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A Lady in Boomtown: Miners and Manners on the Nevada Frontier - Page 55

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Chapter 8 Short line from Tonopah Junction…“ Railroad Days”… Indians, Floats, and the Carson Band… Prize Money for the Losers… The Governor’s Gunman and Others… A Drilling Contest RAILROAD DAYS - July 25,26, and 27, 1904. Days are milestones in life, and certainly these days were milestones in Tonopah’s life and mine. July 25 had been selected as the date for the driving of the last spike - a gold one, of course - to mark the completion of the railroad between Tonopah Junction, a few miles south of Sodaville, and Tonopah. Sodaville, you will remember, was the place where, on our wedding journey, we changed for “ all points in the world,” as the conductor told us. Now the track had been extended east to Tonopah, and the days of the stagecoach and twenty- mule team were drawing to an end. A three- day celebration was planned. For weeks committees had been working on details: literary exercises, music, decorations, games, drilling, free lemonade and ice cream, dancing, fireworks. The whole world was invited. Also coming to town was the “ Carson Band,” a group of young businessmen from Carson City who played at every notable event in Nevada. For several months Hugh and I had sauntered each evening to the brow of the hill, whence we could view the sunset and at the same time watch the daily progress of the distant speck on the desert that we knew was the railroad construction camp. To my ever- dramatic mind, the camp, as it grew larger with its slow advance, had all the elements of a deliverer. By the middle of July it was a fifty- fifty gamble as to whether the rails would actually be in place in time for the celebration to proceed on schedule. Every available man was hired, and many men in town volunteered their services. As a result, the road was graded, the ties placed, and the rails laid. The engine was run over the rails and spikes were driven into the rails behind the engine. Anything and everything was done that would help to lay the last few miles of track before the appointed day. About five o’clock in the afternoon of July 24, the last rail was in place, the engine pulled into the freight yard, and every mine whistle in the district turned loose to let us know the celebration was really on. But no one knew even then whether the track could be made safe for the special trains to roll into the Tonopah station, trains that were already on their way from Reno, Carson City, and even from California. On the edge of town, huge bonfires made great pools of light, in which we could see men and horses sweating and straining to anchor the rails to the ties. In case the track could not be used, Tasker Oddie’s teams would stand by to haul the passengers that last quarter mile.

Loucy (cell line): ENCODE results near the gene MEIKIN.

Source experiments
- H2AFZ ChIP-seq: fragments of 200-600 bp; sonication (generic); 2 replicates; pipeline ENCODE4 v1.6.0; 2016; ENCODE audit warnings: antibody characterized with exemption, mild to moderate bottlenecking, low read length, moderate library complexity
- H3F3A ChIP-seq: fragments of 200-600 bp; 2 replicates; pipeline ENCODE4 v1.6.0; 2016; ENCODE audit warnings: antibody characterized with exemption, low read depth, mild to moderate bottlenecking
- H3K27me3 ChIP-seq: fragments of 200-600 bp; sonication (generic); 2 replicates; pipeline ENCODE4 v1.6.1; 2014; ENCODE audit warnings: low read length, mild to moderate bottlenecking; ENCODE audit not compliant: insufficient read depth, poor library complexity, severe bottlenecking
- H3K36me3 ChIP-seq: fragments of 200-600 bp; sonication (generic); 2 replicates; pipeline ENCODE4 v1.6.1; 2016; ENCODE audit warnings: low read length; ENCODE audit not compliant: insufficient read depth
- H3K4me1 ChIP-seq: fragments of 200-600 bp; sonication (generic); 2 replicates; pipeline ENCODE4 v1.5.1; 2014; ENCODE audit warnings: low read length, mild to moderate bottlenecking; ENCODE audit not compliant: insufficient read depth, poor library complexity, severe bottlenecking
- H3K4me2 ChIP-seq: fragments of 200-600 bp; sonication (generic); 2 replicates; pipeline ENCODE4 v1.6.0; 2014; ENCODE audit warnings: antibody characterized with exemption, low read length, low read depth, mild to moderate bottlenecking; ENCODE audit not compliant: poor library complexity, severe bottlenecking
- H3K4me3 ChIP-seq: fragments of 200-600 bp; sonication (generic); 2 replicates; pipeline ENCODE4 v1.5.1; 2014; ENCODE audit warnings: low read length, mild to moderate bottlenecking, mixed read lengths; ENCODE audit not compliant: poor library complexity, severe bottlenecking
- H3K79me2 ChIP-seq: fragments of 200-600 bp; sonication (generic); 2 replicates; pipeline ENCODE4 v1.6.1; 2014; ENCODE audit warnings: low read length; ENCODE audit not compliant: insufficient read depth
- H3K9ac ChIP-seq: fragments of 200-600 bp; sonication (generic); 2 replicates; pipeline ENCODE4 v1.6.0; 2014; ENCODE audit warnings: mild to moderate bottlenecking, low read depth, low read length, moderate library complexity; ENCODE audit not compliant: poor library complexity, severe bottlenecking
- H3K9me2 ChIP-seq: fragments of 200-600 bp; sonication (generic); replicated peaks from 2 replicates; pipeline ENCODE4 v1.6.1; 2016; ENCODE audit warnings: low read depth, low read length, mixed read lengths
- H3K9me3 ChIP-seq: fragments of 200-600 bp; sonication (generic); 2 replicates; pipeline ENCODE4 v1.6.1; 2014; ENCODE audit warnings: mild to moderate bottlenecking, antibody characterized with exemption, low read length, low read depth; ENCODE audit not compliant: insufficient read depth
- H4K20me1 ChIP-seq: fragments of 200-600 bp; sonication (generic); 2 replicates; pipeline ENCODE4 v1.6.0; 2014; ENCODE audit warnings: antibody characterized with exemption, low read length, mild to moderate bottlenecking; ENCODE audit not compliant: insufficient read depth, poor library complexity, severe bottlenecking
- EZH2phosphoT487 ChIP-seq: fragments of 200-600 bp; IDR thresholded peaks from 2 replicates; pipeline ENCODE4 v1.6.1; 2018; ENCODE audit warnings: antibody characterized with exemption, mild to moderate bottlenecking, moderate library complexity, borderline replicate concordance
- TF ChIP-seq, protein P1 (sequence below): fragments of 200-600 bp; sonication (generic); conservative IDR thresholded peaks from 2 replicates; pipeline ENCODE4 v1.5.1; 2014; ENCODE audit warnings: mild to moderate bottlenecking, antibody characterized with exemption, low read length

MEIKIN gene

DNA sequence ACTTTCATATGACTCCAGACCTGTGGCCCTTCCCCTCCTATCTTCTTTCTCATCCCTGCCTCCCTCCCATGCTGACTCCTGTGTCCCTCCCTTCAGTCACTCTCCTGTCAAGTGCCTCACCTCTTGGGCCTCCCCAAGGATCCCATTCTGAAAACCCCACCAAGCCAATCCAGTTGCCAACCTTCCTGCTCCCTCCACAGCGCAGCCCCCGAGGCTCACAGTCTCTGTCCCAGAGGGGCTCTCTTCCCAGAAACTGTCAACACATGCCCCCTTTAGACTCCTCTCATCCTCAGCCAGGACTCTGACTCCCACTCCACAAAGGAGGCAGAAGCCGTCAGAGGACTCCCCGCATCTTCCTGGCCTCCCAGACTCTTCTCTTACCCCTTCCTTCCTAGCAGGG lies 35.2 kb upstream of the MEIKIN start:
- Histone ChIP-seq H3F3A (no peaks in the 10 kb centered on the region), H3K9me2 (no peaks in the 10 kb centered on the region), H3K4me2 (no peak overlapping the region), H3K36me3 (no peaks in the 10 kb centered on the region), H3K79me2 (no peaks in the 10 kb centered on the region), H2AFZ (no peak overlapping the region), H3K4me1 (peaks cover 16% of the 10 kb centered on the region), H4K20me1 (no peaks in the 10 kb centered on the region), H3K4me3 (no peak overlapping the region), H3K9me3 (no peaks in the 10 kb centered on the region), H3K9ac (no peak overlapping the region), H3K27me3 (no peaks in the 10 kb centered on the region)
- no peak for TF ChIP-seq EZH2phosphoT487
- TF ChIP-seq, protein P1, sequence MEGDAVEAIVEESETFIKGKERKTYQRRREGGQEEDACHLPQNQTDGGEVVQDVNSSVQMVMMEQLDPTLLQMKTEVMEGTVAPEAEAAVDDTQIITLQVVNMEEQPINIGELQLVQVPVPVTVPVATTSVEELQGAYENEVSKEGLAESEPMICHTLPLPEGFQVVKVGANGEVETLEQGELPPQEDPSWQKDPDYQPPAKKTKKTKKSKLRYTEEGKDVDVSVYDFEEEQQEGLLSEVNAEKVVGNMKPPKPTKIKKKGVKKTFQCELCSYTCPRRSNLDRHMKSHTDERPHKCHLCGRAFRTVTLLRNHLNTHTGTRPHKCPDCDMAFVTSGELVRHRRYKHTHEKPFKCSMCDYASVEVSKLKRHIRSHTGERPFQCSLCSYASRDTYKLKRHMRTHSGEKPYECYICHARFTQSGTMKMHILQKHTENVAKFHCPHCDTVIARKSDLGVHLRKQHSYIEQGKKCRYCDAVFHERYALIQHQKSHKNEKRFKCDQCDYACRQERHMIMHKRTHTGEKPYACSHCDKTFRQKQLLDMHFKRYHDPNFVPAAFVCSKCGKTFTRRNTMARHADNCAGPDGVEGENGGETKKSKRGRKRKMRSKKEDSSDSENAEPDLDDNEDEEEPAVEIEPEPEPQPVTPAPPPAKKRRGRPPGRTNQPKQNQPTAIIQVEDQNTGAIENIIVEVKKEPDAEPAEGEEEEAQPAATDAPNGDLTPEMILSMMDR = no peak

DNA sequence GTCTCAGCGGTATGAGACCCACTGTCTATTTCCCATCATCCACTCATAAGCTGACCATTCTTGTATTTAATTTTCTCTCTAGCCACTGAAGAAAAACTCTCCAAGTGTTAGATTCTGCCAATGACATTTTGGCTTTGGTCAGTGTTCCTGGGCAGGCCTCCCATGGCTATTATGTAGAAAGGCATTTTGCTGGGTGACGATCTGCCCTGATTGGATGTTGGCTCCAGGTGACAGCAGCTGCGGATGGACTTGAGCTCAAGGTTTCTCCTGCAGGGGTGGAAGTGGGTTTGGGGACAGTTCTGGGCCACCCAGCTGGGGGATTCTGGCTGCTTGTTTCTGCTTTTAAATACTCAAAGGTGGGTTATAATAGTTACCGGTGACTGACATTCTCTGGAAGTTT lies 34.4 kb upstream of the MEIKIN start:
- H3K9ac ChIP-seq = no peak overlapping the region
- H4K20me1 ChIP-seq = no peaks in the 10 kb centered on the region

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A Lady in Boomtown: Miners and Manners on the Nevada Frontier - Page 55
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